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Security a Big Topic of Conversation in New York; How Did a Relatively Small Ad Purchased by Group of Veterans Have Such an Impact?

Aired August 25, 2004 - 09:30   ET


HEIDI COLLINS: CNN ANCHOR: It is just about half past the hour now, 9:30 that is, on this AMERICAN MORNING. Security is a big topic of conversation here in New York as we talk about the convention. We're talking about Tom Ridge, who is in town to review some of those security measures in place. We're going to get a complete report, though, in just a few minutes on what police expect at the GOP convention.
BILL HEMMER, CNN ANCHOR: And this city's going be jumping, starting Saturday in fact. In a moment, Jeff Greenfield also looks at those Swift Boat ads against John Kerry that are one of the hottest topics of discussion today on the campaign trail. How did it all begin? And where does it go from here? We'll look for some answers in a moment.

COLLINS: It's gotten pretty convoluted, hasn't it?

Carol Costello, standing by now at the CNN Center with what's happening in the news at this hour.

Hi, Carol.


More work is being done in Russia this morning to figure out why two jetliners crashed within three minutes of each other. The flight data recorders have been recovered from both sites now. According to Russian media reports those records are now being sent to Moscow. Some 89 people were aboard the two planes. Officials say they have not found any survivors.

COSTELLO: The son of former British Prime Minister Margaret Thatcher is expected to make a court appearance today after being arrested in South Africa. Mark Thatcher was detained earlier this morning. South African sources say he is accused helping finance a possible coup plot in the West African country of Equatorial Guinea.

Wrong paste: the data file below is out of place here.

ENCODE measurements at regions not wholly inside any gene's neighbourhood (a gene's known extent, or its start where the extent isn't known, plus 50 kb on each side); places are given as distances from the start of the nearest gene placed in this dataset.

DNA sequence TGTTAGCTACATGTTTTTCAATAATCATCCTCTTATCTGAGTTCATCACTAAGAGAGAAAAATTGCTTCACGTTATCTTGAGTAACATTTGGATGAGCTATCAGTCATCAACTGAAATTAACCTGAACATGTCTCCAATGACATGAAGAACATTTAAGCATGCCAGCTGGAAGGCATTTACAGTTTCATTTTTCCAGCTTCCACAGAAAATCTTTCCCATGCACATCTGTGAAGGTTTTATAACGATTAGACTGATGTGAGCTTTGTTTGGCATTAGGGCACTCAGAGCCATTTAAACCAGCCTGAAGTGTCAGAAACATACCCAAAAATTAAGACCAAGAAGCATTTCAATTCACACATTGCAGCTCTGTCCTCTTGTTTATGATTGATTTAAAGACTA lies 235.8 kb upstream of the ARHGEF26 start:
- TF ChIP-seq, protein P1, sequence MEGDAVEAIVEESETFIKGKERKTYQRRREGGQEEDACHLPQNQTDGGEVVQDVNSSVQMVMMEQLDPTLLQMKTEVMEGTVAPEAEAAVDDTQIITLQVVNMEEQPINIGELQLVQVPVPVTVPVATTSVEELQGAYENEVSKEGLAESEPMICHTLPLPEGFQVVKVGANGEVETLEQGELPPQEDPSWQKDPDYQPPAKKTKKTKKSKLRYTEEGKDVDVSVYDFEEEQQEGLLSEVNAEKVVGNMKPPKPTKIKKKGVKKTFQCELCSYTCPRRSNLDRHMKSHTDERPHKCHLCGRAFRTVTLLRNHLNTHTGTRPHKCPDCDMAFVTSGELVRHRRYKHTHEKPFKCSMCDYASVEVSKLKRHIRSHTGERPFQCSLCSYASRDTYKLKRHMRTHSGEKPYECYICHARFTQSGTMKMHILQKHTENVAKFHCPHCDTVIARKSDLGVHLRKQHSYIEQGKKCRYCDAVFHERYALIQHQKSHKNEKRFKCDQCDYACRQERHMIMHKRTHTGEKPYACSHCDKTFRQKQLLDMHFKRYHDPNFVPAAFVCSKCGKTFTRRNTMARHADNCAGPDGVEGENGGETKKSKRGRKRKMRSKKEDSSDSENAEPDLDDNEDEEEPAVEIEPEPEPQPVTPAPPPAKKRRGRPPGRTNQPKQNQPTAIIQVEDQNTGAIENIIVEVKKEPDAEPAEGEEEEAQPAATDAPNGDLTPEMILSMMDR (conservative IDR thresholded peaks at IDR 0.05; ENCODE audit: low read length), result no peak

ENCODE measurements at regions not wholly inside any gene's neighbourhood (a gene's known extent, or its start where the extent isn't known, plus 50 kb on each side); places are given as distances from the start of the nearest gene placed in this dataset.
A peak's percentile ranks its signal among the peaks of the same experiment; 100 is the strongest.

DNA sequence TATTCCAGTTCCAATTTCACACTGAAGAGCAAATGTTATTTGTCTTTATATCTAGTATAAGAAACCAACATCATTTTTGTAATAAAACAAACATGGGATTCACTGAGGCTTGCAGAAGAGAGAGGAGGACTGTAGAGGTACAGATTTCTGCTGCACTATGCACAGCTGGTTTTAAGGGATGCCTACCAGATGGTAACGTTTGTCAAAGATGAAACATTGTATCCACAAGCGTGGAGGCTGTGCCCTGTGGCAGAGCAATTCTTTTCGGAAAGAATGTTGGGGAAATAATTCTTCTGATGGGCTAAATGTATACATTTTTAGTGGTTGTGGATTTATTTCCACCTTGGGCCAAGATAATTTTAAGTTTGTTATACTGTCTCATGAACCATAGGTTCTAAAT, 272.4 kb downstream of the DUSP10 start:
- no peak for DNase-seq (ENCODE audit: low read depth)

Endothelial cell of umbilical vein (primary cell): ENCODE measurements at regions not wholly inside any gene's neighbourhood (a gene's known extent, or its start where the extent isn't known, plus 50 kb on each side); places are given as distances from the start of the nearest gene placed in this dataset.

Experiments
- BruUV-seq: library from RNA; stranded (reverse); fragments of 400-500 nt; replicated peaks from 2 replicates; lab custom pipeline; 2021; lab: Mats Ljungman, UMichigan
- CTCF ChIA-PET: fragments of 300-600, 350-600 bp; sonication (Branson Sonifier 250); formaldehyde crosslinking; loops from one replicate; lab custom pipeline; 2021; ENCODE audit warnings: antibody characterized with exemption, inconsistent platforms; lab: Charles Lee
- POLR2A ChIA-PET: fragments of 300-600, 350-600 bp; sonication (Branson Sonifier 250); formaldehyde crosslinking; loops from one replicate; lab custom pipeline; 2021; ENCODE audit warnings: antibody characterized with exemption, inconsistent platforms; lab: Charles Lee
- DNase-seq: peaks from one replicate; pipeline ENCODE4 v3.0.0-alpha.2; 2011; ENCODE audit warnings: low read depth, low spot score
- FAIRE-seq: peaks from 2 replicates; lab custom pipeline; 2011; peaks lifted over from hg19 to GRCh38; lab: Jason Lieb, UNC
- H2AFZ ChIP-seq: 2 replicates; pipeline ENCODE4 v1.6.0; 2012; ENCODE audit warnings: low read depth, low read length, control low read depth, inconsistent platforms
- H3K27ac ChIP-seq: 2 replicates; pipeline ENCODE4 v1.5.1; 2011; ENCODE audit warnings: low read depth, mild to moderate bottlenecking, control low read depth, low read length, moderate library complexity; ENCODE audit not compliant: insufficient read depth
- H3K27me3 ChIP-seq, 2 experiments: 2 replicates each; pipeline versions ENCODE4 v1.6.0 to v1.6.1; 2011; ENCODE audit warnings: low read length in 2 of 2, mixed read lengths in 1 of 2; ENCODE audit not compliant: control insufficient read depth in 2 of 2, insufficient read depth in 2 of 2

Nearly 500,000 people have been forced from their homes as the 18th typhoon of their season struck the southeastern coast of China today. The storm, packing nearly 90 mile-per-hour winds, pounded Taiwan and Japan yesterday, leaving nearly a dozen people dead or missing. That typhoon struck China in nearly the same area just last month, killing 164 people.

And thousands of people in Paris are remembering World War II this morning. These pictures are just in to us. French President Jacques Chirac taking part in the ceremony. Today marks 60 years since Allied forces liberated the city from Nazi occupation. Parisians were asked to wear a 1940s scarf for the swinging bee-bop party that will start in just a few hours.

Back to you, Heidi.

COLLINS: All right, Carol. Thanks so much.

As we just mentioned moments ago, Homeland Security Secretary Tom Ridge in New York City today, evaluating things before Monday's start of the Republican National Convention.

Homeland security correspondent Jeanne Meserve is outside Madison Square Garden now with more.

Jeanne, how are things looking?

JEANNE MESERVE, CNN CORRESPONDENT: Well, lots of police out here in the streets today, and I'm sure there were lots of police down on Wall Street today, where as you mentioned, Tom Ridge rang the opening bell. And he was met with some protesters there, probably just the first taste of what's to come in the days ahead. He is here to review the extensive federal state and local security plans that were put in place. He will be visiting the multiagency command center that will run the operation. And also he'll be visiting Madison Square Garden.